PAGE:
speeding up riaksearch precommit indexing

John D. Rowell me at jdrowell.com
Sat Jun 18 19:54:11 EDT 2011


The "real" queues like HornetQ and others can take care of this without a
single point of failure but it's a pain (in my opinion) to set them up that
way, and usually with all the cluster and failover features active they get
quite slow for writes.We use Redis for this because it's simpler and
lightweight. The problem is that there is no real clustering option for
Redis today, even thought there are some hacks that get close. When we
cannot afford a single point of failure or any downtime, we tend to use
MongoDB for simple queues. It has full cluster support and the performance
is pretty close to what you get with Redis in this use case.

OTOH you could keep it all Riak and setup a separate small cluster with a
RAM backend and use that as a queue, probably with similar performance. The
idea here is that you can scale these clusters (the "queue" and the indexed
production data) independently in response to your load patterns, and have
optimum hardware and I/O specs for the different cluster nodes.

-jd

2011/6/18 Les Mikesell <lesmikesell at gmail.com>

> Is there a good way to handle something like this with redundancy all the
> way through?  On simple key/value items you could have two readers write the
> same things to riak and let bitcask cleanup eventually discard one, but with
> indexing you probably need to use some sort of failover approach up front.
>  Do any of those queue managers handle that without adding their own single
> point of failure?  Assuming there are unique identifiers in the items being
> written, you might use the CAS feature of redis to arbitrate writes into its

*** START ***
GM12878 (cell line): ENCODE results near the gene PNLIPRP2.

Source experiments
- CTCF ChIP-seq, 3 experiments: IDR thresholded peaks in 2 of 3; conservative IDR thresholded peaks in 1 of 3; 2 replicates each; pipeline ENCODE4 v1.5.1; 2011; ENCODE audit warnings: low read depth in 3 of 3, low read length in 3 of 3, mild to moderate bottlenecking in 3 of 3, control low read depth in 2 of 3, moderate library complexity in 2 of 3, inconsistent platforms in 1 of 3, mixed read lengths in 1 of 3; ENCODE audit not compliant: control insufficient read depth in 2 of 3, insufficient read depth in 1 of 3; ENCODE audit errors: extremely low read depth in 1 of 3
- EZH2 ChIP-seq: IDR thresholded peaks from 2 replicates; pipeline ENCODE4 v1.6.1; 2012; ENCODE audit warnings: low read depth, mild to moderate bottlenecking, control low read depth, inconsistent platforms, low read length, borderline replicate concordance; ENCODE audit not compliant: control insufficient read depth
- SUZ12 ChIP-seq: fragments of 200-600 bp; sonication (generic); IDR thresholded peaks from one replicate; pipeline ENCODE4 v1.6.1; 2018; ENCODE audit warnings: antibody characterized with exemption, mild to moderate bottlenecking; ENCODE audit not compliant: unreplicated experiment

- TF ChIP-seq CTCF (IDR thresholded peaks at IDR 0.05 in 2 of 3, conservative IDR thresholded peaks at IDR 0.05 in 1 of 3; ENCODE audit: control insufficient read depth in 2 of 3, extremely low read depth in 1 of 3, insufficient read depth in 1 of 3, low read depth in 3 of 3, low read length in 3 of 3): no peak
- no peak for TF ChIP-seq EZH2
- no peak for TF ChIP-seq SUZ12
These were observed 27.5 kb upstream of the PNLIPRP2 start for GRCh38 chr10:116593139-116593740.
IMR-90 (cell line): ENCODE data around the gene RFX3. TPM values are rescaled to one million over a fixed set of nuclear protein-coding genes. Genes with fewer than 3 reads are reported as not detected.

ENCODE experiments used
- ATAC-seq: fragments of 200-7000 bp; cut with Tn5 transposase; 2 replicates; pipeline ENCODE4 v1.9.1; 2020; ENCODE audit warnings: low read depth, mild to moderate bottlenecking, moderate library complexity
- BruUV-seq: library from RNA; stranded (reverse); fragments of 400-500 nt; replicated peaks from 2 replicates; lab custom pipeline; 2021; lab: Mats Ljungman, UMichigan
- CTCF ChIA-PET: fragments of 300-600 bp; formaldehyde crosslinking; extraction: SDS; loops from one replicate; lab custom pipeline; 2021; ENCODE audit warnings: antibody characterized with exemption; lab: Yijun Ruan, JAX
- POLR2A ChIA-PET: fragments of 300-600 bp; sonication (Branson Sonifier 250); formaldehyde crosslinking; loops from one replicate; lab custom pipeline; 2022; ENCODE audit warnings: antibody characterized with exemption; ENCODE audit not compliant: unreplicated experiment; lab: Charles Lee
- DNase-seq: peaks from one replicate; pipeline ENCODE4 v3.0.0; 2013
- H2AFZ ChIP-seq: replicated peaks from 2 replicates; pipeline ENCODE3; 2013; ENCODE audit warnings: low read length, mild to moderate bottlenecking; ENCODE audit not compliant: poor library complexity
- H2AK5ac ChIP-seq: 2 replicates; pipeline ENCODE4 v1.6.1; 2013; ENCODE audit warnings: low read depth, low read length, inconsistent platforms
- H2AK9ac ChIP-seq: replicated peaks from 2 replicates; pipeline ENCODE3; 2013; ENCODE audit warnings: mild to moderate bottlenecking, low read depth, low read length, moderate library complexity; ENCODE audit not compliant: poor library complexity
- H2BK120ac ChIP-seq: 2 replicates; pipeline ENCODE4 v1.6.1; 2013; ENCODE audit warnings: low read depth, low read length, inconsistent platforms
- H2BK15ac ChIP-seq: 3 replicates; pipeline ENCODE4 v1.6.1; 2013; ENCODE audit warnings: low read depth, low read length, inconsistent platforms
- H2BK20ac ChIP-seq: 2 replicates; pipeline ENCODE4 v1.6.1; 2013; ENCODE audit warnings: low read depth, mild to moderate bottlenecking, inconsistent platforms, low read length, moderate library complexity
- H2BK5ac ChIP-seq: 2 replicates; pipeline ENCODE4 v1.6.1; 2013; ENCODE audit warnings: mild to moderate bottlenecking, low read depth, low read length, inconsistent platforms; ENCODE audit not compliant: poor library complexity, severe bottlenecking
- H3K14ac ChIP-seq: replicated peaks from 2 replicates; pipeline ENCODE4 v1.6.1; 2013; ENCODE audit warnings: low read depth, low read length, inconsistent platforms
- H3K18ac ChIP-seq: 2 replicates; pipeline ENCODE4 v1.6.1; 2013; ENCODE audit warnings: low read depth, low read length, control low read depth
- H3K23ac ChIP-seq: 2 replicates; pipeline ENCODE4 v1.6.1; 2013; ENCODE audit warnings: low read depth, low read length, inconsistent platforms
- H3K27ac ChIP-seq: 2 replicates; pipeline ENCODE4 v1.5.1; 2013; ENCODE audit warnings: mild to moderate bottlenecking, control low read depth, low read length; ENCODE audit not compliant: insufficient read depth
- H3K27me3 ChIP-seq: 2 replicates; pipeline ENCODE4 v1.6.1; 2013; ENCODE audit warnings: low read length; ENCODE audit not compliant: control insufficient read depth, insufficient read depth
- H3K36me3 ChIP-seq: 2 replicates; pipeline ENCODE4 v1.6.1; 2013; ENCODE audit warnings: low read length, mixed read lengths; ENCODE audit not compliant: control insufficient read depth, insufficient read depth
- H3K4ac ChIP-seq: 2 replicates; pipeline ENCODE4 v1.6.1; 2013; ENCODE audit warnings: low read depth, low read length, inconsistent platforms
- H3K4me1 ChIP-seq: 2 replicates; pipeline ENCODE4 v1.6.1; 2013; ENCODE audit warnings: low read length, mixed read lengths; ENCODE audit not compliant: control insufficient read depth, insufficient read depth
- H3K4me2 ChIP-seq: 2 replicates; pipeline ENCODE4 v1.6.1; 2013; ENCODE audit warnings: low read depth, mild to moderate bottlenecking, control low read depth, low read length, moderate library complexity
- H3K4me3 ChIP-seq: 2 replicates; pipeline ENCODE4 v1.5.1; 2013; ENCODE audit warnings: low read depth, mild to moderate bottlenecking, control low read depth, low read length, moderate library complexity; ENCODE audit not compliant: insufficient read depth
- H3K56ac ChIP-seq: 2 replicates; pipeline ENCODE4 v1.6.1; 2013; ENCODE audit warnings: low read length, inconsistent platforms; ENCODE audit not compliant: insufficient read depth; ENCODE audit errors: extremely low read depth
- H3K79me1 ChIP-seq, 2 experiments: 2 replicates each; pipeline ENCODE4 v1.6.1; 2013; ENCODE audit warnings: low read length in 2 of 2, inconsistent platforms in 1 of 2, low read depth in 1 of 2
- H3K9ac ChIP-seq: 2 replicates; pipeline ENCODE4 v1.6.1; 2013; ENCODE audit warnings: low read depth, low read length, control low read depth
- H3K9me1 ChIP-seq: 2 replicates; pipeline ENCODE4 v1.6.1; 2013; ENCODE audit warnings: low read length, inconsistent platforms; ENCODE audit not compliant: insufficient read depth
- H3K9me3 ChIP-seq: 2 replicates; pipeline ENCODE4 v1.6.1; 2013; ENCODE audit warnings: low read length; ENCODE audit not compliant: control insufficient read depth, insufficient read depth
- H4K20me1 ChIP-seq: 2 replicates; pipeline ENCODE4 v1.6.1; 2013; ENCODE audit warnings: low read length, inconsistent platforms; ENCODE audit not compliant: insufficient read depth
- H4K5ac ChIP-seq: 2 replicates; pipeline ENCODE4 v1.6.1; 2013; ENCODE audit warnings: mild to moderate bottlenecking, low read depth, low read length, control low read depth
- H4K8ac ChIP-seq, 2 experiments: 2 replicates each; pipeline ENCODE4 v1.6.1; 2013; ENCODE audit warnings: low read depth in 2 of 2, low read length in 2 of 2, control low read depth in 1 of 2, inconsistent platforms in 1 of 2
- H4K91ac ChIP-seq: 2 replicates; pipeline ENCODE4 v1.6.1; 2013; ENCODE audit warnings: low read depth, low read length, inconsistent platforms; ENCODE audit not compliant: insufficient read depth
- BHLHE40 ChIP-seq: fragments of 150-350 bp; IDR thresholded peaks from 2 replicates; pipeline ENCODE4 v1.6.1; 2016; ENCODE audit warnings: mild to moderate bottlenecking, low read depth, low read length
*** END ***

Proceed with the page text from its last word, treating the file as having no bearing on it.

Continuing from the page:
> queue, but what happens when the redis node fails?
>
>  -Les
>
>
>
> On 6/17/11 11:48 PM, John D. Rowell wrote:
>
>> Why not decouple the twitter stream processing from the indexing? More
>> than
>> likely you have a single process consuming the spritzer stream, so you can
>> put
>> the fetched results in a queue (hornetq, beanstalk, or even a simple Redis
>> queue) and then have workers pull from the queue and insert into Riak. You
>> could
>> run one worker per node and thus insert in parallel into all nodes. If you
>> need
>> free CPU (e.g. for searches), just throttle the workers to some sane
>> level. If
>> you see the queue getting bigger, add another Riak node (and thus another
>> local
>> worker).
>>
>> -jd
>>
>> 2011/6/13 Steve Webb <swebb at gnip.com <mailto:swebb at gnip.com>>
>>
>>
>>    Ok, I've changed my two VMs to each have:
>>
>>    3 CPUs, 1GB ram, 120GB disk
>>
>>    I'm ingesting the twitter spritzer stream (about 10-20 tweets per
>> second,
>>    approx 2k of data per tweet).  One bucket is storing the non-indexed
>> tweets
>>    in full.  Another bucket is storing the indexed tweet string, id, date
>> and
>>    username.  A maximum of 20 clients can be hitting the 'cluster' at any
>> one time.
>>
>>    I'm using n_val=2 so there is replication going on behind the scenes.
>>
>>    I'm using a hardware load-balancer to distribute the work amongst the
>> two
>>    nodes and now I'm seeing about 75% CPU usage as opposed to 100% on one
>> node
>>    and 50% on the replicating-only node.
>>
>>    I've monitored the VM over the last few days and it seems to be mostly
>>    CPU-bound.  The disk I/O is low.  The Network I/O is low.
>>
>>    Q: Can I change the pre-commit to a post-commit trigger or something
>> perhaps
>>    or will that make any difference at all?  I'm ok if the tweet stuff
>> doesn't
>>    get indexed immediately and there's a slight lag in indexing if it
>> saves on CPU.
>>
>>
>>
>>
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